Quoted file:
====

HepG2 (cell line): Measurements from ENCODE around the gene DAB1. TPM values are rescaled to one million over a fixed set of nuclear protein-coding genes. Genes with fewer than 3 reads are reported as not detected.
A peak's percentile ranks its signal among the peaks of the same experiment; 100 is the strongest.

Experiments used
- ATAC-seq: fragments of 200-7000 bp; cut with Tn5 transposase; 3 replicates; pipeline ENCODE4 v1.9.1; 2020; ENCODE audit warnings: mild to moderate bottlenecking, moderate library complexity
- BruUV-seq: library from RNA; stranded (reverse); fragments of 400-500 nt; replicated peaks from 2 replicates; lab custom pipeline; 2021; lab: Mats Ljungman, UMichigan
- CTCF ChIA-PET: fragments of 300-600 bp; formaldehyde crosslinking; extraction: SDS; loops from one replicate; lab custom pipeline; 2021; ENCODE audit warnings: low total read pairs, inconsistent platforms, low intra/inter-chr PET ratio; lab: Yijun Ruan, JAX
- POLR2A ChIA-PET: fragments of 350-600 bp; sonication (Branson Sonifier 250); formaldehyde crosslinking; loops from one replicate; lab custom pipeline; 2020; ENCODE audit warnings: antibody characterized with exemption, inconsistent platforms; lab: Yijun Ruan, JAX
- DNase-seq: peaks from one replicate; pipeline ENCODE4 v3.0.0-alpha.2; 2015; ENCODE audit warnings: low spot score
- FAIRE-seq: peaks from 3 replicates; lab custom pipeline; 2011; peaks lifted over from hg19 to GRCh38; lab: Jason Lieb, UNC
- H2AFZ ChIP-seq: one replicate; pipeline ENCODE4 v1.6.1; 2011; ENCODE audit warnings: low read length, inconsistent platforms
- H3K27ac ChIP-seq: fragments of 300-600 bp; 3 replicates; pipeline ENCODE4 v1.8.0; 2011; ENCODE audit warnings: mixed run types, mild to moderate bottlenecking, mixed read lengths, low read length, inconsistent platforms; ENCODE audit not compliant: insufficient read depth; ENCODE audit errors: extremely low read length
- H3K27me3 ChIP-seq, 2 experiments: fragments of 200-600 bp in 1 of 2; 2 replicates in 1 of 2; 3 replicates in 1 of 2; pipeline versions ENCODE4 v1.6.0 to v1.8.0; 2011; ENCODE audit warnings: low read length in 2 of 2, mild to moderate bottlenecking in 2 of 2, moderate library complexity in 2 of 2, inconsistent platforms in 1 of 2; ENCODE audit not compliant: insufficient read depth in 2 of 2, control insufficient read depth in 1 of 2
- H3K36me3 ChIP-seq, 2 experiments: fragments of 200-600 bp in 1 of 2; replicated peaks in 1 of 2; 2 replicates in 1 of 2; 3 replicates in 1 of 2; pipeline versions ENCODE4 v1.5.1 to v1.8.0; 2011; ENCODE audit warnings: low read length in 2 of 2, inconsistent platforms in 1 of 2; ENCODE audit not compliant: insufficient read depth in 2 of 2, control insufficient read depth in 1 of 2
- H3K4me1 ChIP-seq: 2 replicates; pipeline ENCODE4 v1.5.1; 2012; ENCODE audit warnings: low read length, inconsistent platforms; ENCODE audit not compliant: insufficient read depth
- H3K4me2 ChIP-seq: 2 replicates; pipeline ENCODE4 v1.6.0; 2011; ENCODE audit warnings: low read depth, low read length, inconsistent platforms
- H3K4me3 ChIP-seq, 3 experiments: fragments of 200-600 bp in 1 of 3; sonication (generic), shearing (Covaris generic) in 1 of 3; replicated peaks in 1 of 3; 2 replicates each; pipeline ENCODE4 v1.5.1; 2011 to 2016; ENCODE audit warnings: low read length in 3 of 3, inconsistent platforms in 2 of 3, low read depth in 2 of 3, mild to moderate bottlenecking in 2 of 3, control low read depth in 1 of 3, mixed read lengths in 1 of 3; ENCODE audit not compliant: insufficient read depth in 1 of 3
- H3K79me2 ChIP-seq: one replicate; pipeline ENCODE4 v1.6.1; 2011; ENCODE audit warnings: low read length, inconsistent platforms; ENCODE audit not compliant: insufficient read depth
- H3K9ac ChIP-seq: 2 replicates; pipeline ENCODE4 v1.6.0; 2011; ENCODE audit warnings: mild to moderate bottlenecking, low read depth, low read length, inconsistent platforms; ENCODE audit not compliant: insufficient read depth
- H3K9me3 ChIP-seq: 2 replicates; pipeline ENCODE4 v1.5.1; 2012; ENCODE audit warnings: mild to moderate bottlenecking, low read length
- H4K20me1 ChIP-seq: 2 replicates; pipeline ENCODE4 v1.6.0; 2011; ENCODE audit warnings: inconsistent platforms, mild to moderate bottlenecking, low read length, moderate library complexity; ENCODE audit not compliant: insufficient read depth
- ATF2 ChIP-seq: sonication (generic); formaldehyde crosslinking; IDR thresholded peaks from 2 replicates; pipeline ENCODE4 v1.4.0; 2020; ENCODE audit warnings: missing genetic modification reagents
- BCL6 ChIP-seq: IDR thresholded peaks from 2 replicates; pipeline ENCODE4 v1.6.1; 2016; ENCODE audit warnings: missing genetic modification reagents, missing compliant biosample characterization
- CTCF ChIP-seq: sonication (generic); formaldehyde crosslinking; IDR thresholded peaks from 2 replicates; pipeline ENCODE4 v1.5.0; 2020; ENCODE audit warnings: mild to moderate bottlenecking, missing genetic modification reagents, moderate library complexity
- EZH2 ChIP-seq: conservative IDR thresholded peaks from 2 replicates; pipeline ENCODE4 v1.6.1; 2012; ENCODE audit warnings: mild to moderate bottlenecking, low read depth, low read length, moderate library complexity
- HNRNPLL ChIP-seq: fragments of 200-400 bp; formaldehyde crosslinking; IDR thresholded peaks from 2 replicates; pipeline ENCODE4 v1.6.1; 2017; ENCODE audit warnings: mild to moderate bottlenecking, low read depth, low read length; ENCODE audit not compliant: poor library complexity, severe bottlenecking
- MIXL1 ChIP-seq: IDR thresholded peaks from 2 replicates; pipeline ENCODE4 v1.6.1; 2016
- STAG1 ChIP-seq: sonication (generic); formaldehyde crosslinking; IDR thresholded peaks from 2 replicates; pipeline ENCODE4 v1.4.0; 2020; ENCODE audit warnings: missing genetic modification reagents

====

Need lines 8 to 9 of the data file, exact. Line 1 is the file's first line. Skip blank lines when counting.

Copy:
- DNase-seq: peaks from one replicate; pipeline ENCODE4 v3.0.0-alpha.2; 2015; ENCODE audit warnings: low spot score
- FAIRE-seq: peaks from 3 replicates; lab custom pipeline; 2011; peaks lifted over from hg19 to GRCh38; lab: Jason Lieb, UNC